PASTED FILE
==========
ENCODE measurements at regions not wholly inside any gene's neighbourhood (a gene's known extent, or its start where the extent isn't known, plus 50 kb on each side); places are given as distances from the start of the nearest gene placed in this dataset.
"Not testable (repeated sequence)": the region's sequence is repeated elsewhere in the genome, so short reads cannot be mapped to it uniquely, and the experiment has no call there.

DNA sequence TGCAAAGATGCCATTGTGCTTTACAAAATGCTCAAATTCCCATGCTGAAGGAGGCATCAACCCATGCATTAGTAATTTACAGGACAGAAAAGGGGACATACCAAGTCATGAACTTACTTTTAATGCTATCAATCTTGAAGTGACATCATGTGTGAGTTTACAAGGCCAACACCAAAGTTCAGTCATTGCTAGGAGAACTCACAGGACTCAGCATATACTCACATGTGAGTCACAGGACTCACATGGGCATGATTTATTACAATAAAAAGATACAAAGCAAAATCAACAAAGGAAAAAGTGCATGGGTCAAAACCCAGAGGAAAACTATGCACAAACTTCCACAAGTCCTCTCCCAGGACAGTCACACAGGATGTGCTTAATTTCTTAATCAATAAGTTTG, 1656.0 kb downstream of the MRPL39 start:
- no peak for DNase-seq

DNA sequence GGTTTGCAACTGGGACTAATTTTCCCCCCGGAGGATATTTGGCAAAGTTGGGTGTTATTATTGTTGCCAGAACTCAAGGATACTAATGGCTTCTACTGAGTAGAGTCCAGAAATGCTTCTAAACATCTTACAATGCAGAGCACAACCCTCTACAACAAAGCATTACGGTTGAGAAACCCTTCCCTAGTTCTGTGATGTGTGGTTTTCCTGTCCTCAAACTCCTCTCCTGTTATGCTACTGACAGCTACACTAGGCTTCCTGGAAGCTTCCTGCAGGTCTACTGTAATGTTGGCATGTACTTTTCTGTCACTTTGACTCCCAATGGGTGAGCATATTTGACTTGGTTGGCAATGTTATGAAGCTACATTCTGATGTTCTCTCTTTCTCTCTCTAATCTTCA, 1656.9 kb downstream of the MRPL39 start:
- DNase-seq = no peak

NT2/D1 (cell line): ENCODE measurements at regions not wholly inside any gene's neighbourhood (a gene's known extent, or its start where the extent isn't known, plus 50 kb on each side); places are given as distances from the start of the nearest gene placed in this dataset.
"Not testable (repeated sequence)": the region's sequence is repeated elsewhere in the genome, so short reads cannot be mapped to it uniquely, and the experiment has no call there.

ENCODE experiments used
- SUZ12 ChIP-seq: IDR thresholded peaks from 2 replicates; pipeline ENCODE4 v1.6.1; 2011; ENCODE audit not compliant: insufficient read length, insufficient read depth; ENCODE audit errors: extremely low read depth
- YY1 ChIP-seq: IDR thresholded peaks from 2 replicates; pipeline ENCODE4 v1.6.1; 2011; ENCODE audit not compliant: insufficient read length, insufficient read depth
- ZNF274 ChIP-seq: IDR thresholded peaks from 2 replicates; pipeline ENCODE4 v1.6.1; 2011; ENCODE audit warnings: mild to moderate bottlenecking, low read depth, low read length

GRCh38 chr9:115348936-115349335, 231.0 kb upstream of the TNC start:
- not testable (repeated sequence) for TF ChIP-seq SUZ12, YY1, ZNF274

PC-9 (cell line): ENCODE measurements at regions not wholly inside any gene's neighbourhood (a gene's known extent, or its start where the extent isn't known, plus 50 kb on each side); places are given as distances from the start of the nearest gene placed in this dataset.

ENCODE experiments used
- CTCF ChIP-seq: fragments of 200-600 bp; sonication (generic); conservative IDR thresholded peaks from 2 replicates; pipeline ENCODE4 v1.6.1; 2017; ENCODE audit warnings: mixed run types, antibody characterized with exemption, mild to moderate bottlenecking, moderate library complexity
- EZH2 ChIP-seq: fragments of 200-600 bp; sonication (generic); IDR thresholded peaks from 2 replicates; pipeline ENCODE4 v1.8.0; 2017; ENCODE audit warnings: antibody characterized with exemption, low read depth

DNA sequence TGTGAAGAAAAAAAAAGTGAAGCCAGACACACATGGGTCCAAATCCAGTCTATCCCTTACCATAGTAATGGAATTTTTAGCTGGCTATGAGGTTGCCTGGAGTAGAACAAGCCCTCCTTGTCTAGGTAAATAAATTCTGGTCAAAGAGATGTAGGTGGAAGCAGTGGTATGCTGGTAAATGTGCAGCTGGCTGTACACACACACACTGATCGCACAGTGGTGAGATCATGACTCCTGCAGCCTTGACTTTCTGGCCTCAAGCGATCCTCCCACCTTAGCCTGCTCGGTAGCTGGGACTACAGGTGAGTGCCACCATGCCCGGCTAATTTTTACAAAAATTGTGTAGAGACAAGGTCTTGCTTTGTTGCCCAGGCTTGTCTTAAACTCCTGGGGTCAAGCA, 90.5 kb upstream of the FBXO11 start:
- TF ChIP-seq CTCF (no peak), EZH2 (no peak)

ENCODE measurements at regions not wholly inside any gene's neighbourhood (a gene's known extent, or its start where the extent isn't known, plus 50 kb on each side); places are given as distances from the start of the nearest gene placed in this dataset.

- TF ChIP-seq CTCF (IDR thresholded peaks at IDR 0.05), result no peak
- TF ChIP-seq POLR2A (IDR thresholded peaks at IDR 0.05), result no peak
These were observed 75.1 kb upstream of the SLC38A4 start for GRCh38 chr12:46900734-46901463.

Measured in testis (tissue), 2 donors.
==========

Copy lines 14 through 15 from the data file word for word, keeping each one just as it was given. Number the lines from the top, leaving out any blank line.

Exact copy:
- not testable (repeated sequence) for TF ChIP-seq SUZ12, YY1, ZNF274

PC-9 (cell line): ENCODE measurements at regions not wholly inside any gene's neighbourhood (a gene's known extent, or its start where the extent isn't known, plus 50 kb on each side); places are given as distances from the start of the nearest gene placed in this dataset.